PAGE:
If this new Senate is to amount to anything more than another talking shop ‘up in Dublin’, it needs a local footprint. If the new Senators are to carry the local voice to the national forum and the national voice back home, they need to be intricately linked in to local government. In fact, if they were to be simultaneously members both of the Senate and of the council they represent, the conduit through which power passes in both directions would be strengthened.
Bring back the dual mandate.
Traditionally, TDs elected to the Dáil on local issues end up spending their time polishing the already highly polished back benches of the Dáil with their backsides. The occasional standouts stand out because they are occasional. Tony Gregory would now be the answer to a question on a North Dublin pub quiz for the over fifties had it not been for Charlie Haughey’s need for a vote to complete an attempted power grab in 1982. The ‘Gregory deal’ almost worked. Had it done so, as the Irish Times said, it would have seen ‘the face of a deprived area of the north inner city . . . transformed’.
The written agreement included commitments to nationalise a 27-acre site in Dublin Port and Clondalkin paper mills. A total of £4 million was to be allocated to employ 500 extra people in the inner city, while 3,746 jobs were to be created over three years. State funding would be provided to build 440 new houses in the constituency and another 1,600 in the rest of Dublin. But Haughey lost the election and the deal was off.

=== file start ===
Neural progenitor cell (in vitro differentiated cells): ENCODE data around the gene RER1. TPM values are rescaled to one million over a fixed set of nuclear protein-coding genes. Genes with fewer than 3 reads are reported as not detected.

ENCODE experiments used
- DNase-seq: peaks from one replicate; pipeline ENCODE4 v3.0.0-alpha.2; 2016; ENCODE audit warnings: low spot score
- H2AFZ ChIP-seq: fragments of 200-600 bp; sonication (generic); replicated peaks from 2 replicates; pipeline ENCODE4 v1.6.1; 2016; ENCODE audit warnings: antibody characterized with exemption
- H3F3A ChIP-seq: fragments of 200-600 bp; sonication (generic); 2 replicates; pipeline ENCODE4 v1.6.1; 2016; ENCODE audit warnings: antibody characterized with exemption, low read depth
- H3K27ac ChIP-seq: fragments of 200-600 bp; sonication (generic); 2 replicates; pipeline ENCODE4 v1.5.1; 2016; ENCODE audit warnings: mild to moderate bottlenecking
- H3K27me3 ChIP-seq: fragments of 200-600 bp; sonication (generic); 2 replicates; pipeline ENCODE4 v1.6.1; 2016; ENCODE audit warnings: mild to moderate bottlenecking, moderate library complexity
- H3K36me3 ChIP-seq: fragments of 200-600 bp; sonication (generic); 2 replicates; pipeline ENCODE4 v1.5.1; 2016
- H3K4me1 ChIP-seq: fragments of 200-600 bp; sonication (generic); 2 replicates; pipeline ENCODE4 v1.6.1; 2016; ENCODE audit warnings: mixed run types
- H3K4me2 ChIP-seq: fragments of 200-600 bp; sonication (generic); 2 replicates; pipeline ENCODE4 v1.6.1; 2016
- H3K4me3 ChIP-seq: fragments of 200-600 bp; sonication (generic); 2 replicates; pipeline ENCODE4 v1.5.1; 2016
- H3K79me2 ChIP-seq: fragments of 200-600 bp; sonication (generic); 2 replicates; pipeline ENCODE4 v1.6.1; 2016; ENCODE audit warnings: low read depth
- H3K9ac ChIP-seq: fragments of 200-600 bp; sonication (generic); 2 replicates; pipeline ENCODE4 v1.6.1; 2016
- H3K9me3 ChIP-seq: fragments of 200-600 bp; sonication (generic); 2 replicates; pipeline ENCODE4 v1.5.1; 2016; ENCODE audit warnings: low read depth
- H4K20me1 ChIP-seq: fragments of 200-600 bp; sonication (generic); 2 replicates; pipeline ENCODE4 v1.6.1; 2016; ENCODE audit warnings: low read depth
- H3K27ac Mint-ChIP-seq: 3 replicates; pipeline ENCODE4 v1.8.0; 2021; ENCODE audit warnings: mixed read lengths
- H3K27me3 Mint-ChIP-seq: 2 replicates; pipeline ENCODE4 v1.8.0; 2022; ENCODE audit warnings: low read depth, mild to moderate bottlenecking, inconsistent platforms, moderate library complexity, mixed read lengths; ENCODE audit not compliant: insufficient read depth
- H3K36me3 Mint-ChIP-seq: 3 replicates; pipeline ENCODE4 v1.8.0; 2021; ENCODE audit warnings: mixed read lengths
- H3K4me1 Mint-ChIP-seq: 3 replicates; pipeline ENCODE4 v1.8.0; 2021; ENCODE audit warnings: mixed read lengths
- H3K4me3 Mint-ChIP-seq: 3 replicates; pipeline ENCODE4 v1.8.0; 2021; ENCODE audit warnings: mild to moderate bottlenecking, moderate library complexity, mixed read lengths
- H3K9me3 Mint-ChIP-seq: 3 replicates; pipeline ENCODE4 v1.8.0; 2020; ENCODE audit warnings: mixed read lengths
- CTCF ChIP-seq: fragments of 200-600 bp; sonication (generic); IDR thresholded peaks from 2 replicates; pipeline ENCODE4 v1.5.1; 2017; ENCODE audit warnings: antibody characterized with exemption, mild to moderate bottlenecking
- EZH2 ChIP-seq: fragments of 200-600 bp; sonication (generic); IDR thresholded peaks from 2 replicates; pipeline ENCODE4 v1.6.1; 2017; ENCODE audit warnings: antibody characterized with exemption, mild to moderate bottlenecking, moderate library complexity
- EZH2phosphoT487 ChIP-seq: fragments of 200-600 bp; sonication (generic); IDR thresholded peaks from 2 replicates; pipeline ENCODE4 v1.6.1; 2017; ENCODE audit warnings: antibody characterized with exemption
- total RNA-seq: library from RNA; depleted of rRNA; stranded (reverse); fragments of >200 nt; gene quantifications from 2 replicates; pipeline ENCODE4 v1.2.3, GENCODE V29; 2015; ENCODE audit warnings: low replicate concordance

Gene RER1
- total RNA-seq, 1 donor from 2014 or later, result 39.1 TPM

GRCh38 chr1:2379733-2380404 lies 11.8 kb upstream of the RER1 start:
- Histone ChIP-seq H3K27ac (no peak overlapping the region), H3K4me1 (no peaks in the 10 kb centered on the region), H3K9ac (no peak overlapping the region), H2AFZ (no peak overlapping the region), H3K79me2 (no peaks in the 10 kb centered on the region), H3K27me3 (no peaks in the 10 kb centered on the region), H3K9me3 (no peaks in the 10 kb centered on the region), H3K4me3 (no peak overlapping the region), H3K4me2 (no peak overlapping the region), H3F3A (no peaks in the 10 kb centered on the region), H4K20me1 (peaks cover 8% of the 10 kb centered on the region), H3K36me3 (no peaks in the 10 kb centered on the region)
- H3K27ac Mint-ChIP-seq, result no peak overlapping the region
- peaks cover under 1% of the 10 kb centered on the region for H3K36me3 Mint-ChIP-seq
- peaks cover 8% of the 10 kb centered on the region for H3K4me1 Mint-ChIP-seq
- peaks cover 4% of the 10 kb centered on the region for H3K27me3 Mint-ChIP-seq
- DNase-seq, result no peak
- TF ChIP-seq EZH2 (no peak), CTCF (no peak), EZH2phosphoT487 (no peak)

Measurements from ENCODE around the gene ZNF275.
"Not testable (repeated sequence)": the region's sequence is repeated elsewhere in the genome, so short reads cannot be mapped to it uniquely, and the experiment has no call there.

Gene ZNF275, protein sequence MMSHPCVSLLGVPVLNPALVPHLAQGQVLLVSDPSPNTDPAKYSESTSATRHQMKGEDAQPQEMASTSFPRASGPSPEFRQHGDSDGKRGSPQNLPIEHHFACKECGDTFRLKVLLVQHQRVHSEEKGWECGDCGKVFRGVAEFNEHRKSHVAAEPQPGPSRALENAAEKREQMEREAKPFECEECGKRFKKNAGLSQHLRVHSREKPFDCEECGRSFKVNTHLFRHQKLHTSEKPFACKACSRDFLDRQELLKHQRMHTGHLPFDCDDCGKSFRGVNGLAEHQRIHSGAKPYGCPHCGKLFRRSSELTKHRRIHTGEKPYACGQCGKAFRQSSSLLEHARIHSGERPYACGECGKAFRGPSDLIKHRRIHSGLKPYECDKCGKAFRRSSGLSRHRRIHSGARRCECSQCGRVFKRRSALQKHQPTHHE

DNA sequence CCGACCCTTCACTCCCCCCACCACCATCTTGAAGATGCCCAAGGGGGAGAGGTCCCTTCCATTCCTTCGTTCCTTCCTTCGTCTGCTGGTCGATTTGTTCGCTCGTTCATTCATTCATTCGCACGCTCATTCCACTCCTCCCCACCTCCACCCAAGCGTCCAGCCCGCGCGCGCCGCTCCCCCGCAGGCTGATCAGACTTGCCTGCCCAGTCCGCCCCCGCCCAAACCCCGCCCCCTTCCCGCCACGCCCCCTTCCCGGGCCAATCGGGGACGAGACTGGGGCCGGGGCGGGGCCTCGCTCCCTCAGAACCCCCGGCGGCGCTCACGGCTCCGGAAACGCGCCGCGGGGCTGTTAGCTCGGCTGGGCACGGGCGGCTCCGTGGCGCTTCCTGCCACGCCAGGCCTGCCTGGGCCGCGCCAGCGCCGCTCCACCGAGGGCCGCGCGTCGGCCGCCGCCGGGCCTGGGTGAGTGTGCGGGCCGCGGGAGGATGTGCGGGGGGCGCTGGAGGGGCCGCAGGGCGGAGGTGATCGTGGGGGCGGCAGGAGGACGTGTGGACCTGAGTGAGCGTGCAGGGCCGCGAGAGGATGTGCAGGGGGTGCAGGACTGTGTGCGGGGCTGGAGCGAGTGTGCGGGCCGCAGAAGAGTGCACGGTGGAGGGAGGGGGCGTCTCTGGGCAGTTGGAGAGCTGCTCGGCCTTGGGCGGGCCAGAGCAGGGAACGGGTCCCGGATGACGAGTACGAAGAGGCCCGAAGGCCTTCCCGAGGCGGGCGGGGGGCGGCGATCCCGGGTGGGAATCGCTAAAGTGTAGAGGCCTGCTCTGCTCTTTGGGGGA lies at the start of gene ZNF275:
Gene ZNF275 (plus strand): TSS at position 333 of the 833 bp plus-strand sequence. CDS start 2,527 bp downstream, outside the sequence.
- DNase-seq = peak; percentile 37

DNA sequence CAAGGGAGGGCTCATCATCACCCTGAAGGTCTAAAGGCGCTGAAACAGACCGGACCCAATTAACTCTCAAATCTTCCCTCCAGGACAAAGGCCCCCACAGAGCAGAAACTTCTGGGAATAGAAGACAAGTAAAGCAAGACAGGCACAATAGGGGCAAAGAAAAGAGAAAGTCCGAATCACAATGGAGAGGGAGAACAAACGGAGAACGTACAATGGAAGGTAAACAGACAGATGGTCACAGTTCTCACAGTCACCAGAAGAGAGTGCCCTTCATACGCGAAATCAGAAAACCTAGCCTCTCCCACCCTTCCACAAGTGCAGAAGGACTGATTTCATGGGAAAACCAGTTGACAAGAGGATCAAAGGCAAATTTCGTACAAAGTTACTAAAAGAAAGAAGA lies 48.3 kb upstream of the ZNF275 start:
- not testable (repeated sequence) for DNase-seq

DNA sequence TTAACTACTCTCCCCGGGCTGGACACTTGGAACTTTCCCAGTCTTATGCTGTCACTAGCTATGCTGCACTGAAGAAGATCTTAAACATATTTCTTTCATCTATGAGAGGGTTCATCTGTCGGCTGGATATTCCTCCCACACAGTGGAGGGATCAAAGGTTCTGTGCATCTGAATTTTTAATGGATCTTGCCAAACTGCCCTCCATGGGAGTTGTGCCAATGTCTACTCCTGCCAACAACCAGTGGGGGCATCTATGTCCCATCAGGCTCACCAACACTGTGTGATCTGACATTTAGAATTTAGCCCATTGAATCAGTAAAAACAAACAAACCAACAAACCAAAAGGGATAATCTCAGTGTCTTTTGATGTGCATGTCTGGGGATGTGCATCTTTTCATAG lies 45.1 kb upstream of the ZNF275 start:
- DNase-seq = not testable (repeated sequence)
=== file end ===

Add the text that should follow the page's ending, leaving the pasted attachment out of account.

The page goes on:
It’s a sorry indictment of the tragic farce of Irish politics that that same offer—updated only to allow for neo-liberal levels of inflation—would win an election today, almost four decades later. If only there were 27 acres of inner-city land left to build on.
It’s even sorrier that we still conduct much of our national political activity using the same system of horse-trading by which Haughey ‘bought’ Gregory’s vote. This diminishes all parties concerned—the deal makers on both sides, the state, and democracy itself by making rubbish of the democratic vote.
The Gregory deal will be remembered as a missed opportunity of historic importance, lost to petty—and corrupt—politicking.